Eagles-Panthers, The Day After

Frustration mounting; how the defense lost contain; and more.

Courtesy of USA Today

Courtesy of USA Today

CHARLOTTE, N.C. – Frustrations are mounting within the Eagles locker room.

Now seven games deep, the we’re-this-close optimism that the new-look Eagles carried with them like a security blanket has all but unraveled, replaced by a level of bewilderment at their inability to put an end to the dysfunction – particularly on offense.

“Mistakes. I don’t know what the reason is. We’ve had mistakes across the board,” said Jason Kelce. “Offensive line…everybody takes turns. I shouldn’t be making mistakes at this point in my career. I should be on top of my stuff, and it’s just, it’s getting old real quick.

“Offensive line, receivers, running backs, quarterbacks. Everybody is taking their turn. Penalties, turnovers, drops, whatever it is throughout the first half of this season, it’s really killed us on offense.”

“It’s like musical chairs,” added Lane Johnson.

It’s a borderline epidemic at this point, hitting everyone on the offensive side of the ball from trusted veterans to high draft picks. The receivers unofficially had seven drops Sunday night, including a pair by promising second-round pick Jordan Matthews, who continues to struggle with his primary job – catching the football. One player having an off night can be managed but it wasn’t just Matthews, but Zach Ertz and Josh Huff and Darren Sproles and Miles Austin failing to reel in passes as well.

Similarly, the offensive line’s woes are not confined to backups like Matt Tobin and Dennis Kelly, but extend to Kelce and Johnson. The unit cannot afford untimely penalties and miscues from its expected stalwarts, particularly when operating without All-Pro Jason Peters.

And it’s not isolated to the offensive side alone. Byron Maxwell’s effort on Mike Tolbert’s two-yard touchdown catch was unacceptable, as was Caleb Sturgis’ boot out of bounds on a kickoff to shorten the Panthers’ field.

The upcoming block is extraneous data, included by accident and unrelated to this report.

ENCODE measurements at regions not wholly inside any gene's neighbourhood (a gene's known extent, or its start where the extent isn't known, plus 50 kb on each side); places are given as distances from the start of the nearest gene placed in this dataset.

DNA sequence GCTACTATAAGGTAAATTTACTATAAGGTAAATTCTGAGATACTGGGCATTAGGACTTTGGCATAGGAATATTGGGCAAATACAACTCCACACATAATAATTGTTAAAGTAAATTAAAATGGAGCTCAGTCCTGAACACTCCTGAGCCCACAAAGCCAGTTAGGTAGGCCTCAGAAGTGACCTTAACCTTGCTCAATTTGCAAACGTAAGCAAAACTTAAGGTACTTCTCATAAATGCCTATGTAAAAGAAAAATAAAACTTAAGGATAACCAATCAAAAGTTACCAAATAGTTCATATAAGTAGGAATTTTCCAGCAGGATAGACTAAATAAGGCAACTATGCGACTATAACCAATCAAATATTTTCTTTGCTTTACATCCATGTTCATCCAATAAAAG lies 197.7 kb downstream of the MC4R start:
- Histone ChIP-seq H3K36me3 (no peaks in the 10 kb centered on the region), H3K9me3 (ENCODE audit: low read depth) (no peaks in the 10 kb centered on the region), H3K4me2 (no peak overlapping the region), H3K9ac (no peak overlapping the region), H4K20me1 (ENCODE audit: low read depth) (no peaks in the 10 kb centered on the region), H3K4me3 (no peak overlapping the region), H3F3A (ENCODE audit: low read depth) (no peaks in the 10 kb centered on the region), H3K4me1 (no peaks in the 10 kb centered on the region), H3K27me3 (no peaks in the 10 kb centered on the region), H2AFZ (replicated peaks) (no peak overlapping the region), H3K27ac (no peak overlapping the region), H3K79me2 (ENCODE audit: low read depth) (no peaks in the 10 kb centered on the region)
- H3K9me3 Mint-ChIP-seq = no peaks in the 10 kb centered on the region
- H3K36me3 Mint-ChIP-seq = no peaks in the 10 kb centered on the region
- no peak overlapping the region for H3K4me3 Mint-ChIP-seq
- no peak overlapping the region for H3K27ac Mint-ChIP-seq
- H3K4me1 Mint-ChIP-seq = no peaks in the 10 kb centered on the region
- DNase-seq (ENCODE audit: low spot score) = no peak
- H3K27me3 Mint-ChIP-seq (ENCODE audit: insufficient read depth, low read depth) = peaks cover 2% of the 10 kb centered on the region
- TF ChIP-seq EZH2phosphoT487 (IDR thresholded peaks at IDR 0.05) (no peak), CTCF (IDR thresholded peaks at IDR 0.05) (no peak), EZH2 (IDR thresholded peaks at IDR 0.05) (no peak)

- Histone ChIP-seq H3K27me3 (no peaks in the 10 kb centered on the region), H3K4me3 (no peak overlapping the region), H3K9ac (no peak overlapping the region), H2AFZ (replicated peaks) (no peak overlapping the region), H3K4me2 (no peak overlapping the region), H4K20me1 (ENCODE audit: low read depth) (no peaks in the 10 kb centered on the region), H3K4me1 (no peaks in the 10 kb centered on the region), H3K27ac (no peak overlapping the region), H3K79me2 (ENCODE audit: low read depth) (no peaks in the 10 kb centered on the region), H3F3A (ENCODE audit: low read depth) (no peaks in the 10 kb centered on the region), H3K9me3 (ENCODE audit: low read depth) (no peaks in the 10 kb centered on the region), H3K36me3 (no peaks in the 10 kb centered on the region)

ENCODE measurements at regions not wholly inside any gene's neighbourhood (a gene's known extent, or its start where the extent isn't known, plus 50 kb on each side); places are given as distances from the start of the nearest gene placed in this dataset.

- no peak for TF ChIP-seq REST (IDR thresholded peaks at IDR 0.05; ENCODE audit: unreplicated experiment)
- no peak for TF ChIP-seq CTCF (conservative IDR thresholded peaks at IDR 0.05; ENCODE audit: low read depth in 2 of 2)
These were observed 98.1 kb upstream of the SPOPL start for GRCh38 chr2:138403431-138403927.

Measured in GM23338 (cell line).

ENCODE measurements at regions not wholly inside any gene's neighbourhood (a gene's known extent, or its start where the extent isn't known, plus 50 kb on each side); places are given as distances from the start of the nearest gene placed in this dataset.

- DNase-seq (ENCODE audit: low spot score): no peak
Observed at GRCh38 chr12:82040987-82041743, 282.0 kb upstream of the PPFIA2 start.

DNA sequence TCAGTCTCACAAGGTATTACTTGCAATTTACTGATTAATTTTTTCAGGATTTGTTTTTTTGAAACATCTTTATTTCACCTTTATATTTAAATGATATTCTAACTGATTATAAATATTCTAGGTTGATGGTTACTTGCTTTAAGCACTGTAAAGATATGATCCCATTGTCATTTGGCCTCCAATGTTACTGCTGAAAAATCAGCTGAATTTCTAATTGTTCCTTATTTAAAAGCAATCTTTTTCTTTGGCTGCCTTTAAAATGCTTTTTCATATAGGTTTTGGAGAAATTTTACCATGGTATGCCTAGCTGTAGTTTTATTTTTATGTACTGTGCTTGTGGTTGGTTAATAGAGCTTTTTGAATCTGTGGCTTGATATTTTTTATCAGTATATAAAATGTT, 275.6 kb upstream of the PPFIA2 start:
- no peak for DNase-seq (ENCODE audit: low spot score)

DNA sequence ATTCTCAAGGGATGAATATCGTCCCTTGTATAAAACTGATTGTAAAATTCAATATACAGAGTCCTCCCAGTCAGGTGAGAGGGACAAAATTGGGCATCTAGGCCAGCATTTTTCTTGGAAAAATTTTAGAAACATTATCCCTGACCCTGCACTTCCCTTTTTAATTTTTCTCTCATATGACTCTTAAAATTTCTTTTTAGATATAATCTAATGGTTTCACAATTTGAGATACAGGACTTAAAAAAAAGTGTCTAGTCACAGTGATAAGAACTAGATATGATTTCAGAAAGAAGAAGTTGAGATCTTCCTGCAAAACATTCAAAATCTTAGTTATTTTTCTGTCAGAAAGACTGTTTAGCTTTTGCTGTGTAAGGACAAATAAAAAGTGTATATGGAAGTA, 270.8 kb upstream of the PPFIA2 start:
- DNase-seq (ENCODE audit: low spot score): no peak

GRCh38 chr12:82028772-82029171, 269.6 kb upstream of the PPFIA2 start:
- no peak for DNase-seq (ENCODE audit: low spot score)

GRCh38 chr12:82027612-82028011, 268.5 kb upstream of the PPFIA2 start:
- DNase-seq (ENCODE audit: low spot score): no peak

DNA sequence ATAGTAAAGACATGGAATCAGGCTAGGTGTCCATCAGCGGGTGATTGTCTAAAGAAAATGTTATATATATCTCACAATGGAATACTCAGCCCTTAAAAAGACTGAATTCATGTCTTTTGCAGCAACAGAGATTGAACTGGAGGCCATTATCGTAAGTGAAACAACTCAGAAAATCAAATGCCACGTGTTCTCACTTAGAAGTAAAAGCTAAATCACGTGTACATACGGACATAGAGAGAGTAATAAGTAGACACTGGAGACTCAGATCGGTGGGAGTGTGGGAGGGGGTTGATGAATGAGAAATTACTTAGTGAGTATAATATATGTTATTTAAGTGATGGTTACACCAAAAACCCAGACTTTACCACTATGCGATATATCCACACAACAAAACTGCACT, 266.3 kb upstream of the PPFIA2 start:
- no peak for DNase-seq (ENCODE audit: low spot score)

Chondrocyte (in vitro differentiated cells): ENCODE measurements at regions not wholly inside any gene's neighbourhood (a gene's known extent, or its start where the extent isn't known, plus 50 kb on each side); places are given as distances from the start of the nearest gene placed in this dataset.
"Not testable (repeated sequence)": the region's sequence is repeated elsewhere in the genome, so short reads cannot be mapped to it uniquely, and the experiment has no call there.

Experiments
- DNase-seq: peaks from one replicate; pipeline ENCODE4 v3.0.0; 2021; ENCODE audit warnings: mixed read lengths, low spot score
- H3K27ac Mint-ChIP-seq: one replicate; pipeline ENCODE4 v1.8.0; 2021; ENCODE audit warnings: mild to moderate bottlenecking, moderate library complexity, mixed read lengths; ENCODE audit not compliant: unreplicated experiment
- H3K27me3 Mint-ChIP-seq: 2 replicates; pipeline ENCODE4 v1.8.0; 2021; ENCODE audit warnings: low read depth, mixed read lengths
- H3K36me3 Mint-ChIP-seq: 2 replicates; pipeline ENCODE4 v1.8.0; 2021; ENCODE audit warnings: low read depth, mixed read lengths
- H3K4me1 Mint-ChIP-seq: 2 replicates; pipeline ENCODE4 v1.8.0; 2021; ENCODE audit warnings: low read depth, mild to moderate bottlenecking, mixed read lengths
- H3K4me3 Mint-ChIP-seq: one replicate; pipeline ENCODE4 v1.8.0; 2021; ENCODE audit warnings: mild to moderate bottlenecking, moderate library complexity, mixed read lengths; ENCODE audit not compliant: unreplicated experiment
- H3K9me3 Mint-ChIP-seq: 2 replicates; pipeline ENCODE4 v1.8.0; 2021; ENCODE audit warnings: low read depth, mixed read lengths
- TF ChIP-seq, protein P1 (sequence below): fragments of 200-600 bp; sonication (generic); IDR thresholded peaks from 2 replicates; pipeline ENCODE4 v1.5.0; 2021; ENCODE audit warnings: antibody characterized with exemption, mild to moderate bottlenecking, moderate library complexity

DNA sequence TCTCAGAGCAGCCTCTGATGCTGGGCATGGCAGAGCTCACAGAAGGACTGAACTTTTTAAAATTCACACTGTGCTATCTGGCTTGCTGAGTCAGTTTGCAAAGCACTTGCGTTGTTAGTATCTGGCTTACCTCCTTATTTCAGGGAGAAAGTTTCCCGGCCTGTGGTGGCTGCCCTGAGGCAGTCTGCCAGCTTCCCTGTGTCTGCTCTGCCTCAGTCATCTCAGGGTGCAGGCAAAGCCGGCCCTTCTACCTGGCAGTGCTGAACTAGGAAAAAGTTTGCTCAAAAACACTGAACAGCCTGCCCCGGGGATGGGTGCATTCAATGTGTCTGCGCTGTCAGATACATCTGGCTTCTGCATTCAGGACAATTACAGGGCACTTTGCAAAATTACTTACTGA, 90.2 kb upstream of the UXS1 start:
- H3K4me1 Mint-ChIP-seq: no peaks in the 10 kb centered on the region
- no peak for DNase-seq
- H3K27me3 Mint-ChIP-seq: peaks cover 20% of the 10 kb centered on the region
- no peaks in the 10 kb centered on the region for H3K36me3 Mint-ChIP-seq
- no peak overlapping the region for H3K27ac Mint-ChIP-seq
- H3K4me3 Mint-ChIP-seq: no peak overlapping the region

Once again, individual misfires had a cumulative effect, tilting the scales in favor of the opponent. The Eagles limp into the bye week with a 3-4 record as a result, and now have two weeks to think about another opportunity lost.

“It should [sting]. Hopefully it lights a fire under some people,” said Malcolm Jenkins. “And hopefully guys take this opportunity, this time off to one get healthy and two really evaluate themselves. Because we’re at the halfway point of our season and everything is in our control. We’re sitting in a decent spot but there’s things that we have to get better at if we really want to do something this year.”

Are there people who need to have a fire lit under them?

“I would say so,” he replied. “I wouldn’t say it was on any individual, but I think you look at it throughout the game there is always a play here or a play there, or a mental error here, and we just need guys to be able to lock in for an entire game and make the plays that they’re supposed to make for the team — not for themselves, not for whatever, but the team needs guys to make these plays. And I’m included in that. Nobody is above that. And I think over the next couple weeks, guys really need to take a hard look at what they bring to the table and what they need to get better at.”


The rush defense had been a source of strength for this team through six games. The Eagles ranked second in the NFL in opponents yards/rush (3.5 avg.) coming in and hadn’t allowed an individual 100-yard rusher in 18 straight.